The world of work is evolving at a pace that’s we haven’t seen in decades…so much so that some are calling this the fourth industrial revolution. In this three part series, I’ll be exploring some research and insights that will redefine what ‘leading a team’ will require in the workplace of the future. The game is changing, and so are the rules.
As Millennials begin to permeate the workforce, the old model of work is no longer effective. A revolution in the world of work is occurring – and here’s what you need to know to get ahead of it.
It’s 2019. To those who just joined us, welcome! We live in a world of broad societal changes, digital disruption, and fast moving global markets. In the world of work, this means that there are a whole new set of expectations from companies if they hope to succeed. Whether companies have speed, agility, adaptability, and innovation now determines their survival in today’s global marketplace.
Consequently, the workforce is undergoing similar seismic changes. On top of having a whole new generation begin to enter their workforce, companies are now expected to innovate rapidly and adapt to ever-changing trends. The game itself is changing rapidly, and companies now need to play within a whole new set of rules, and meet a different set of requirements.
Since 2014, Deloitte has been surveying more than 11,000 business and HR leaders and interviewing executives from today’s leading organizations in order to capture these ever-evolving human resource trends. Their most recent reports paint a picture of massive transformation going on in the corporate world. While their 2016 report suggests that nearly all (92%) of the surveyed companies saw redesigning their organization as important, their 2017 survey points to the fact that companies are now beginning to realize that agility and collaboration are among the most critical determining factors of their organization’s success.
So what’s causing all this talk about change? According to Deloitte’s findings, organizations are increasingly realizing that the industrial-age models that they have been operating under for decades are no longer relevant. While these traditional models based on a hierarchical structures (i.e., the ‘org chart’) were adapted to an era of predictable commercial patterns, they are no longer suitable to an era of unpredictability and constant disruption.
The question of “for whom do you work” is now being replaced by “with whom do you work”. In other words, hierarchies are now being replaced by networks.
In this new model of work, authority is decentralized, and organizations are structured in a way that best allows for collaboration, communication, and employee empowerment. Work is accomplished in small and highly empowered teams, which is, ultimately, a more natural way for humans to work.
Within these smaller team structures, information flow is rapid, and employees are empowered to set their own goals and make their own decisions. They are led by team leaders who are experts in their domain, and have clearly-defined missions.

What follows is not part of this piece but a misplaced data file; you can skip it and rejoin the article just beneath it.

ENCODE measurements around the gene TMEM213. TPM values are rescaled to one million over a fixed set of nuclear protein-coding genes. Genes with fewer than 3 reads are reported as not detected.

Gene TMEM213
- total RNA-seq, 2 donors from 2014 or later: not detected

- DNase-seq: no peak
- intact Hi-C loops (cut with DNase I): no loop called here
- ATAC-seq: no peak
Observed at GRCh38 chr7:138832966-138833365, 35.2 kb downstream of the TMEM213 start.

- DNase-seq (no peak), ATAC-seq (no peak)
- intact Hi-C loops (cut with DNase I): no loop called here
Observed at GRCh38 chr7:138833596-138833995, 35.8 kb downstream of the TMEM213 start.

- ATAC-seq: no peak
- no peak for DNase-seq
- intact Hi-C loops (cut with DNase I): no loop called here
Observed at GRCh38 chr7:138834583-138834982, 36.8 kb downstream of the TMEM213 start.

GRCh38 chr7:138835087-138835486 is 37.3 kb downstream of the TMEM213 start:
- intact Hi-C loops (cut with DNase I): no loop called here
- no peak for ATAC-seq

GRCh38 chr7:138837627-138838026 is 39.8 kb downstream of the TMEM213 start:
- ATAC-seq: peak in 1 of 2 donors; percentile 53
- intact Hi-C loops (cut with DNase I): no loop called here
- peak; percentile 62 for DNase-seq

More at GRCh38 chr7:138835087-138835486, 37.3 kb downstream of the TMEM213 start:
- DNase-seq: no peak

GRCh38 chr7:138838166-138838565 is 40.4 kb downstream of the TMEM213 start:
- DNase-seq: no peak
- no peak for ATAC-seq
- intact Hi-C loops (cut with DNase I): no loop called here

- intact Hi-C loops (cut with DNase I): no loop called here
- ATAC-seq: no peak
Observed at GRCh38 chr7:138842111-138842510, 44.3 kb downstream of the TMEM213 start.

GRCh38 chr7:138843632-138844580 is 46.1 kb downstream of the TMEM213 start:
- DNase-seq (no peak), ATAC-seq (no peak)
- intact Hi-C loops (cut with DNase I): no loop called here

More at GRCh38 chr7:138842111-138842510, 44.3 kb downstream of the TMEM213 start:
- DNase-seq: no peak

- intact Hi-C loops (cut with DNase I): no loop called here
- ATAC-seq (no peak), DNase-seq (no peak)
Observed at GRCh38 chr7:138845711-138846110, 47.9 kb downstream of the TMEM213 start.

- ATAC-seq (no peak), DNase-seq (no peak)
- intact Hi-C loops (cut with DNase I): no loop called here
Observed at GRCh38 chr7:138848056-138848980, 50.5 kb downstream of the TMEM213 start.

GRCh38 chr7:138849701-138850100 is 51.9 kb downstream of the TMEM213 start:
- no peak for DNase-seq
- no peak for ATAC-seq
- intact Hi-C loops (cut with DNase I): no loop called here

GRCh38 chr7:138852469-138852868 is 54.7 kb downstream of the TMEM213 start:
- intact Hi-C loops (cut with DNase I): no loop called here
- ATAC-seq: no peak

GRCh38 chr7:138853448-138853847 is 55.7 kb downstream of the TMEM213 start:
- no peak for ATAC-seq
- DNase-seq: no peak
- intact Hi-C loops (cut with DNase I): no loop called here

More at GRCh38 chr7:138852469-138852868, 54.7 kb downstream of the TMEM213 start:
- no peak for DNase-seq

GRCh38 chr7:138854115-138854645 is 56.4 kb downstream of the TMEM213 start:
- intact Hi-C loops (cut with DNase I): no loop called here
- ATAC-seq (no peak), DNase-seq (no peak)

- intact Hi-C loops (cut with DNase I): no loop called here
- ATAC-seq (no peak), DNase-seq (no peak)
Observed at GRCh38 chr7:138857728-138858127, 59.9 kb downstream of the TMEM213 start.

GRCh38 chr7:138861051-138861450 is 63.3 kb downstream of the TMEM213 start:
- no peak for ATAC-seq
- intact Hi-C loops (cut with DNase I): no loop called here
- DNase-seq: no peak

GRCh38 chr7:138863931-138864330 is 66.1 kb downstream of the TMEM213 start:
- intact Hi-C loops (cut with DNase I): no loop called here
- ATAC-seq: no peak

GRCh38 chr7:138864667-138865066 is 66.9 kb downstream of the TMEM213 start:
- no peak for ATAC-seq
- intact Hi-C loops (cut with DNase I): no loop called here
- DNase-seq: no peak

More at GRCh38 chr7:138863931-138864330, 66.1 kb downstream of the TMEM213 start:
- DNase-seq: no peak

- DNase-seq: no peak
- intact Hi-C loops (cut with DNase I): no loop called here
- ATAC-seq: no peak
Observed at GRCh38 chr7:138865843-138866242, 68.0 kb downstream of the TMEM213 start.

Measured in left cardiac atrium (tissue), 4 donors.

For organizations to stay agile, these teams need to be quickly built, deployed, disbanded, and reformed. Additionally, employees need to be able to move from team to team as needed as mission or technical specialists, while information needs to be efficiently shared between teams.
Remember the days where all information needed to be sent up the chain of command, authority was never to be questioned, and decisions were only to be made by those in the top tier? Well, those days seem to be numbered.
So what does this mean to you as you lead your teams and organization into the second decade of the 21st century? Ultimately, I think it boils down to this – relationships matter in the world of work now more than ever before.
In our decades of work building teams in companies around the world, we’ve learned that relationships are the foundation of performance. Within small teams, this is especially true – the relationships that you have with each member of the small team that you lead, in addition to your ability to build relationships within the team, will determine whether or not successful collaboration will happen.
More importantly, within this new network-based organizational structure, information needs to be shared between work teams, and teams need to be able to effectively collaborate with one another. Also, employees need to be able to move from team to team, working with a variety of people. Consequently, having a well-connected workforce may be one of the most important success criteria of the organization of the future.
As this new model increasingly takes hold in businesses and organizations around the world, I believe that there needs to be an accompanying paradigm shift. Relationships now need to be valued over power, while collaboration needs to be prioritized over control. Leadership now needs to be more about empowerment, than it is domination.
After all, when the game changes, so do your priorities.
So what? At Summit, we’re proud to offer both team development programs that equip small teams with the skills to succeed, but larger team building programs that provide participants with the opportunity to network and build relationships with those that they don’t normally work with. We believe that relationships and connection are the key to the top performing teams and organizations of the future, and are driven to help as many teams as possible realize this ideal.